Year: 2013

Uyghur Comedy, Abdukerim Abliz and Cultural Citizenship

It is difficult to understate the importance of the comedy of Abdukerim Abliz, the most famous of contemporary Uyghur comedians, in Uyghur popular culture. Abdukerim is a tall distinguished-looking man from Kashgar famous for his carefully groomed mustache. Like other suave comedians (Stephen Colbert springs to mind) Abdukerim not only embodies a masculine ideal, he parodies it. Yet for all his quick-witted use of language, metaphor and jaw-line, Abdukerim has something serious to say about Uyghur society. By making them laugh he is trying to mirror how his Uyghur audiences act, talk, and think about common sense issues in Uyghur society. The history of Uyghur comedy In an essay titled “A Brief History of Itot” the Uyghur writer Hoshur Qariy traces the genealogy of a Uyghur form of sketch-comedy or itot from its French origins in the 1860s to its arrival on the Russian scene in the 1920s, its derivation in Soviet Uzbekistan and eventually its arrival in Northwest China. According to Qariy the Uyghur word “itot” is derived from the Russian translation of the …

Qurban and the Social Effects of Uyghur Food

  The first indication that the Qurban festival has arrived in Northwest China is the pooling of sheep outside every block of Uyghur tenements in the cities of Xinjiang. Quivering clumps of fat-tailed sheep are tied to branches as men begin sharpening knives for ritual slaughter. After the throat is cut, a small opening is made in a leg and air is blown from mouth to shank. The sheep is then hung from the nearest available beam or branch and skinned. Under ideal circumstances, every part will be used. If you can’t afford a whole sheep yourself, or you can’t be bothered with butchering it yourself, makeshift slaughterhouses at the entrance to public parks will sell you a bulging sack full of mutton to take home and roast (or at times in the Uyghur case – boil) like an American with a Butterball turkey on Thanksgiving. This year Qurban Heyt or Eid al-Adha, the Islamic holiday which commemorates Ibrahim’s willingness to sacrifice his son through the sacrifice of a ram, coincides with the annual turning on of …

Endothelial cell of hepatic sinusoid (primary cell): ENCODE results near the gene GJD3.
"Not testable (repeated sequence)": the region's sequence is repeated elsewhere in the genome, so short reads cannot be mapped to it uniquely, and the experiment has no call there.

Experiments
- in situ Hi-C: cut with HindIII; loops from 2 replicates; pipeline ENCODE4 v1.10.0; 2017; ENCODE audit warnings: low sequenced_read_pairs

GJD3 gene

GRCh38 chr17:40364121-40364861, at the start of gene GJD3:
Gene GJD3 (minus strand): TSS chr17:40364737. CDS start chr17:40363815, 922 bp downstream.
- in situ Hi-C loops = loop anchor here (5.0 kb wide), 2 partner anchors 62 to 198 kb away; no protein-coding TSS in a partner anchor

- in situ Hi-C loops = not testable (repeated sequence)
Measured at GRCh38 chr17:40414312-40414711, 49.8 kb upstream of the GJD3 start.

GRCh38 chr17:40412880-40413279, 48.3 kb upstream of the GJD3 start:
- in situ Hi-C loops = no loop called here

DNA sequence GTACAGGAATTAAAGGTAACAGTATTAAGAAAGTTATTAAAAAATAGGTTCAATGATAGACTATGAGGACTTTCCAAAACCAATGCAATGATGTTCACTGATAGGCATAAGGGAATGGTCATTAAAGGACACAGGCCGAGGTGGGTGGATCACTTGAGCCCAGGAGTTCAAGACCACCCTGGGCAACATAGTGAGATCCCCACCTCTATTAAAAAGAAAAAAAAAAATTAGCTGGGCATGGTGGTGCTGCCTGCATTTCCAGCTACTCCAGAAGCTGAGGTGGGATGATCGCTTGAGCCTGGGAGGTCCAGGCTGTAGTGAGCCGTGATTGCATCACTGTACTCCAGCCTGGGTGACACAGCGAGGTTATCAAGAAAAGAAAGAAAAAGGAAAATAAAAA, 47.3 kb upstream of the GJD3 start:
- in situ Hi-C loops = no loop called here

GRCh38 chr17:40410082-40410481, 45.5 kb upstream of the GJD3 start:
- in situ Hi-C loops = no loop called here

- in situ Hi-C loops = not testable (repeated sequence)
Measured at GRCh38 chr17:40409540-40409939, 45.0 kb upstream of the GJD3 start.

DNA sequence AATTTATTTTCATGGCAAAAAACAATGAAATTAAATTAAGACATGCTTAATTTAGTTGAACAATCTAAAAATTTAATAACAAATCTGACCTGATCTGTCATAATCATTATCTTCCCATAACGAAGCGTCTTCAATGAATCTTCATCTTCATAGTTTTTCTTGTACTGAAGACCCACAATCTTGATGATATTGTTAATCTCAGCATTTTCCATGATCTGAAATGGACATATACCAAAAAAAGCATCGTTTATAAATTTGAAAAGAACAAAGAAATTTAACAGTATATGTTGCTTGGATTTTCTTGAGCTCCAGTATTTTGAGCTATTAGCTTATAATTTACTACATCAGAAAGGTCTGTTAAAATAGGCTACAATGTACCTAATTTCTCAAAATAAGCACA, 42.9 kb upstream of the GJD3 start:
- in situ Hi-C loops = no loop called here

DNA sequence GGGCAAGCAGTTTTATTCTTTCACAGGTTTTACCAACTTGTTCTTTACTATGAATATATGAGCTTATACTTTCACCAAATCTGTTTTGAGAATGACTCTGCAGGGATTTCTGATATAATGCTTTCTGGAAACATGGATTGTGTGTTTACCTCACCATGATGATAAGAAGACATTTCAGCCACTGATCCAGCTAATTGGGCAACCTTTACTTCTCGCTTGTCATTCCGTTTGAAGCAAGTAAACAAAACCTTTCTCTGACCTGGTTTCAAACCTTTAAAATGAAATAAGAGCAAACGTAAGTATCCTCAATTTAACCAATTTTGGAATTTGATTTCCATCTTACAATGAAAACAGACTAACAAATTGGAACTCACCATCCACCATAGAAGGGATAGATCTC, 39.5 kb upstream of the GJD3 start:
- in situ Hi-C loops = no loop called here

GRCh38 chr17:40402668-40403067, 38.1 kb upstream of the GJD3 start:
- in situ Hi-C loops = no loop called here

Uyghur Soccer, Äskär And Wild Bodies

In the summer of 2012, 46,000 (some estimate up to 60,000) Uyghurs gathered regularly for three hours of interethnic struggle. They came from hundreds of miles away, old bearded men, rotund mothers, young men and women clad in sky blue. They came to engage in identity politics, but even more important, they came because for 90 minutes in that southern Ürümchi stadium, they were free to be proud of their social positions.In this arena they were free to say what they wanted; to let off some steam. For three hours these fans could scream the old battle cry “VURRAAA” or “CHARGE!” as one voice while the armed police who provided security could only stand uncomfortably in their riot gear, ready to dive into armored vehicles at a moment’s notice. As one fan told me, it felt like that thing where you “slap someone while pretending that you are trying to kill a fly.” Soccer was providing an important release for people who felt blocked in their daily encounters with surveillance and voicelessness. Finally, in the atmosphere of the stadium, …

The Dreams of Uyghur Kids and the Film On A Tightrope

As the coils of economic development have tightened around the cities of Southern Xinjiang over the past dozen years, many Uyghur parents have increasingly found themselves without land, jobs and stable futures. In many cases the strain of existential insecurity is most sharply expressed in the lives of children. Kids who grow up in extreme poverty, speaking a minor language, are often left to fend for themselves as one or more of their parents leave to find odd and rare jobs in the city. If they are lucky these kids will stay with grandparents or uncles, but in some cases particularly if a father dies or disappears these children end up in orphanages or, per a dominant stereotype regarding Uyghur children born in the “balinghou” generation, they will be forced to join gangs of roving pickpockets. Trinh Min Ha once wrote that a stereotype is an “arrested representation of a changing reality,” that is, they are stories which have an element of truth but don’t necessarily neatly match the lived experience of those they address. …